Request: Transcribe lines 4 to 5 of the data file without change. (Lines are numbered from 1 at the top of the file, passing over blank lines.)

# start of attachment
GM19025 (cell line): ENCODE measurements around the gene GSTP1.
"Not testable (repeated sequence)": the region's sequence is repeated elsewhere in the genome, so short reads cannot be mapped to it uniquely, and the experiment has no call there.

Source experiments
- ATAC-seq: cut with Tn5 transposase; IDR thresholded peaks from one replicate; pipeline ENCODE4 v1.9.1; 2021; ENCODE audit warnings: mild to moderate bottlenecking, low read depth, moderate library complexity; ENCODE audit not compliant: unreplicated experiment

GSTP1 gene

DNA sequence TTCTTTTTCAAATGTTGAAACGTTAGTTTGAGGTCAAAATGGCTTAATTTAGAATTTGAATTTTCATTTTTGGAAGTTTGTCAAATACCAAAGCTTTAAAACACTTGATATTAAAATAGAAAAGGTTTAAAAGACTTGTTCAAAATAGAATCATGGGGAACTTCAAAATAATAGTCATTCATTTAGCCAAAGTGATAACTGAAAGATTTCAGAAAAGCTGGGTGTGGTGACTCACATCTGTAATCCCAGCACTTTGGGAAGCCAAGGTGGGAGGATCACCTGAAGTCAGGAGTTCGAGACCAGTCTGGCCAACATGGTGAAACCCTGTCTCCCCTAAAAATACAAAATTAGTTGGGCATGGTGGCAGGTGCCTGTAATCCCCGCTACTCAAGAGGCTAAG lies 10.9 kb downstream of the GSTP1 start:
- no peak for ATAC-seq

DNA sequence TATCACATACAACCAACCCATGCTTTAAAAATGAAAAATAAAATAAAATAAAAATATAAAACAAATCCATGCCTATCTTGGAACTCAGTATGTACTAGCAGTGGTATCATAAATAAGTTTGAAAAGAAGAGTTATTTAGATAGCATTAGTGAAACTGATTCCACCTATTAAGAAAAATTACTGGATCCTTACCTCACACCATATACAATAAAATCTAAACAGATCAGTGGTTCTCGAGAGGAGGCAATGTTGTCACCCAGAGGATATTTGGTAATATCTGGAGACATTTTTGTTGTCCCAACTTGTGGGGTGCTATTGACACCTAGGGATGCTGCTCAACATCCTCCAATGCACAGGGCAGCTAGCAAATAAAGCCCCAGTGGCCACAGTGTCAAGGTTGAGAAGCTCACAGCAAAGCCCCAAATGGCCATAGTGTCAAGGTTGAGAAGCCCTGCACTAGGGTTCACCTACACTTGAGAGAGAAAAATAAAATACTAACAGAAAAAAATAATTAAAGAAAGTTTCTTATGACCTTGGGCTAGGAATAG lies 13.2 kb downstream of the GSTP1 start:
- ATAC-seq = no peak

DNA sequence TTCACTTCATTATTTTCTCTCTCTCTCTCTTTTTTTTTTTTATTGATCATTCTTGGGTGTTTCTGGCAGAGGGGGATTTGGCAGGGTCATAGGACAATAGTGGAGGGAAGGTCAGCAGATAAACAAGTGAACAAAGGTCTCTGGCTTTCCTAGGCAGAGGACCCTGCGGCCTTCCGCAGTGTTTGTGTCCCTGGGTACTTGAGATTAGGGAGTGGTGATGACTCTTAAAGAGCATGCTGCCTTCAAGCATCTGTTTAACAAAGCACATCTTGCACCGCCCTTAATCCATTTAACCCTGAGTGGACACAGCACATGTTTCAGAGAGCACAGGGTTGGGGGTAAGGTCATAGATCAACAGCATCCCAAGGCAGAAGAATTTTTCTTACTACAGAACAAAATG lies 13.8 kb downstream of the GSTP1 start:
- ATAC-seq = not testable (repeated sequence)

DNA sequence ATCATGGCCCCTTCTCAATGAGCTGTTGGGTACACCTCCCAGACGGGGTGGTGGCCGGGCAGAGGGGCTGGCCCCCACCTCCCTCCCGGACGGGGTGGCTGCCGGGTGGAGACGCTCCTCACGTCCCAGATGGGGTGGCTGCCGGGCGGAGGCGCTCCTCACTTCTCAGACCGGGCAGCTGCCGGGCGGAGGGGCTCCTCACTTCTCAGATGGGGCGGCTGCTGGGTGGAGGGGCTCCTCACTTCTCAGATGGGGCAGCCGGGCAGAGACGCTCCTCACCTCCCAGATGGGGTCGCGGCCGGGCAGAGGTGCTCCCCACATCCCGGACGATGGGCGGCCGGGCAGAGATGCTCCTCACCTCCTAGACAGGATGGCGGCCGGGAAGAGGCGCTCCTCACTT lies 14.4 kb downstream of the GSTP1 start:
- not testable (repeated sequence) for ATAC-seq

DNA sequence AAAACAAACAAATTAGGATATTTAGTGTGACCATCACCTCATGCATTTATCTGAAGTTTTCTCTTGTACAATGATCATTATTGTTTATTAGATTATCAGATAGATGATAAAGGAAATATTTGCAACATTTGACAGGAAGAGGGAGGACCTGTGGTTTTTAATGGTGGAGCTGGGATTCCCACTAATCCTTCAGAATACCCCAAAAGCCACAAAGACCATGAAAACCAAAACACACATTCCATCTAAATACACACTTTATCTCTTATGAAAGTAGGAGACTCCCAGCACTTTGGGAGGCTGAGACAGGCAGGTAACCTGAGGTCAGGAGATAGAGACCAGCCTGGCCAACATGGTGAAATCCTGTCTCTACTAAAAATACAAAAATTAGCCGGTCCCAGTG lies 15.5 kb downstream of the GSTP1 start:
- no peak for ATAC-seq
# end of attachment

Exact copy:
- ATAC-seq: cut with Tn5 transposase; IDR thresholded peaks from one replicate; pipeline ENCODE4 v1.9.1; 2021; ENCODE audit warnings: mild to moderate bottlenecking, low read depth, moderate library complexity; ENCODE audit not compliant: unreplicated experiment

GSTP1 gene